“In our initial review of the results of the 2012 CMT and CAPT assessments, we are pleased to see improvements in virtually every grade level, assessment area and achievement level,” Dr. McKersie said in the press release. “These successes reflect many years of dedicated work and we applaud the staff of the Greenwich Public Schools, the supportive families, and of course, our students. Our objective now is to sustain and build upon these successes.”

Board of Education Chairman Leslie Moriarty spoke with the Post about the results on Tuesday. She noted the areas where Greenwich has shown improvement, but acknowledged that improvement was shared by many schools in the state.

“Really I don’t think our performance changed dramatically,” Ms. Moriarty said.

She added, “There seems to be general improvement in most areas and overall the performance on the tests either stayed the same or increased. There are also areas where there needs to be further improvement. There were no spikes and no real areas where anything fell. It was a more consistent overall growth.”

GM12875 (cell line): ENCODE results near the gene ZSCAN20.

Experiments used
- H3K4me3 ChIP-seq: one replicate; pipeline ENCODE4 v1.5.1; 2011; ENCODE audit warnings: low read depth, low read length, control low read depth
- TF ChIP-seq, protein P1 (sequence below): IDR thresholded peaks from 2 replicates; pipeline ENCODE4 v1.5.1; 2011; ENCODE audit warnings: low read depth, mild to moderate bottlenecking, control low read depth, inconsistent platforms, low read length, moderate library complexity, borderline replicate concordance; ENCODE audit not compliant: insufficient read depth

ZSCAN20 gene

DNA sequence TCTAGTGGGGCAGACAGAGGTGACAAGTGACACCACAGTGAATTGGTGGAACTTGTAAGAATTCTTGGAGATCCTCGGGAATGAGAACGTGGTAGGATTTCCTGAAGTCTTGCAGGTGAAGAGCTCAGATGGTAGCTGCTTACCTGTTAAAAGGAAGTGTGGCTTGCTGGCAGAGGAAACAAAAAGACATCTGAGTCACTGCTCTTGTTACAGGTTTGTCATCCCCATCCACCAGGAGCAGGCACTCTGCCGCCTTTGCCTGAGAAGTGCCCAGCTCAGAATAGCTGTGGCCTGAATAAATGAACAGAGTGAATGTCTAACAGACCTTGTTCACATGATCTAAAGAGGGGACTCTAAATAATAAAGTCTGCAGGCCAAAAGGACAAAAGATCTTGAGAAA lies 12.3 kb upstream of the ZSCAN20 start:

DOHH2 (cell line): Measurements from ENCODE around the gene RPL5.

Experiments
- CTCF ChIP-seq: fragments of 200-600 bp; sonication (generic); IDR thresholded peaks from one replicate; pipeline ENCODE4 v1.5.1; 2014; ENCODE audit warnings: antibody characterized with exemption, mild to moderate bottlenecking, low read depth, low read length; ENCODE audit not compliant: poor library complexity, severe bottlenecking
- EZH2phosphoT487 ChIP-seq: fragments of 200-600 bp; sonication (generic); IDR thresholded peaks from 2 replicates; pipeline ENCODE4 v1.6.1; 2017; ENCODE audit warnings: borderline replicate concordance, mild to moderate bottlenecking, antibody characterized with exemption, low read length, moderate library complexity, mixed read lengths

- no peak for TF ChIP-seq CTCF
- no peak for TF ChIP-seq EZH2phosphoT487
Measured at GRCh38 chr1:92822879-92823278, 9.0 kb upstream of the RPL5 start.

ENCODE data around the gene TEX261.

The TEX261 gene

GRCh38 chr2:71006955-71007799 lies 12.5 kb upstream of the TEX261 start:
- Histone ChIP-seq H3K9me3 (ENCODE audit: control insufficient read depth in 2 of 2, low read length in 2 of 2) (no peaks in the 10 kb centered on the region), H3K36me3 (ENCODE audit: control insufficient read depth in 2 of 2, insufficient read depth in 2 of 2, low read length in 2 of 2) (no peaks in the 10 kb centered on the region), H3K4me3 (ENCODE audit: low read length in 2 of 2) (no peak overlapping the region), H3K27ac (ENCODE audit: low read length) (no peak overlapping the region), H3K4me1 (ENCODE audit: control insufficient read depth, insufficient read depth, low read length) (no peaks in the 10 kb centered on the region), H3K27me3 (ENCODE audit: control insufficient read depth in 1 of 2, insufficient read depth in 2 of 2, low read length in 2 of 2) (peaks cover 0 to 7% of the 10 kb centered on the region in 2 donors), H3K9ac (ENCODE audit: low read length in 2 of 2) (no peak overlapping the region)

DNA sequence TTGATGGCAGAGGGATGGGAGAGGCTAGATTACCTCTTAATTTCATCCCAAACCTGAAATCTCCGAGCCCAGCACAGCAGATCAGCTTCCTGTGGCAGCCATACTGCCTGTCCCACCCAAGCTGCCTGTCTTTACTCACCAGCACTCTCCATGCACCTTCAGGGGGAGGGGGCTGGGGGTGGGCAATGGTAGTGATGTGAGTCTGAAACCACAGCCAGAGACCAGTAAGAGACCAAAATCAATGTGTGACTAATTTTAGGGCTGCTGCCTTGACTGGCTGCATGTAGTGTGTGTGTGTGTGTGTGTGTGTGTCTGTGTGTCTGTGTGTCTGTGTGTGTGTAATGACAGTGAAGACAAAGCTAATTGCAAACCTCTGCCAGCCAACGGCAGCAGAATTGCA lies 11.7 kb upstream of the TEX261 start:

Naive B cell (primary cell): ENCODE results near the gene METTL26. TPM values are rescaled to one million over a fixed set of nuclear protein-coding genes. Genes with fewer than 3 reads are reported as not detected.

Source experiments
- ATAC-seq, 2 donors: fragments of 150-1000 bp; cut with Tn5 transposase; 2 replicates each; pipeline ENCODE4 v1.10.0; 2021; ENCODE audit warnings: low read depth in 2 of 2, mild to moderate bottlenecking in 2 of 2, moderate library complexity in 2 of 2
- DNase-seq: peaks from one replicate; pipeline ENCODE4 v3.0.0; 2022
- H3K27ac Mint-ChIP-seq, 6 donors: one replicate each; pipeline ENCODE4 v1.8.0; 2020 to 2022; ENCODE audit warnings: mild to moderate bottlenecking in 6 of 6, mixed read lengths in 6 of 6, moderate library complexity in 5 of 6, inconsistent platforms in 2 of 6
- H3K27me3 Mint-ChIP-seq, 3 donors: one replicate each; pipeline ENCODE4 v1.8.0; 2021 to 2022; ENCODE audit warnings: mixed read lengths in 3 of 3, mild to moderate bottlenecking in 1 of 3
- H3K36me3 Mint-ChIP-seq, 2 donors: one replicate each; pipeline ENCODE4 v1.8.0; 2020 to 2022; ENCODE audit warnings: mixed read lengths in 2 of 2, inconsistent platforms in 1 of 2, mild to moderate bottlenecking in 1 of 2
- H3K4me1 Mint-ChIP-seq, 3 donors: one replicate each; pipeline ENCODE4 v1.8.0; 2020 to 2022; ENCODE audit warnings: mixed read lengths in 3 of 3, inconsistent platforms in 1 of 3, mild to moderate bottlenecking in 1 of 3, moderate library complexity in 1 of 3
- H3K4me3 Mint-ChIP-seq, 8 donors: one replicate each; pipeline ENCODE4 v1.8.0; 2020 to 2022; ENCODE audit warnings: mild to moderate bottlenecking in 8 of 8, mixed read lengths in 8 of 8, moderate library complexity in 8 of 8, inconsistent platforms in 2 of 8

But is it enough growth? That’s an answer the district will have to confront. Greenwich’s improvement did not push the school much higher than other schools in its DRG and in writing, science and math in eighth grade on the CMT the district’s number of students ranking at or above the goal level are comparable to districts like West Hartford which spends far less per student than Greenwich.

Ms. Moriarty said that an issue that needs additional focus is the achievement gap in town, which continues to show itself in the test results. Ms. Moriarty said the gap, especially when it comes to students from economically disadvantaged areas in town, has to be something the board addresses.

“That’s a real concern,” Ms. Moriarty said.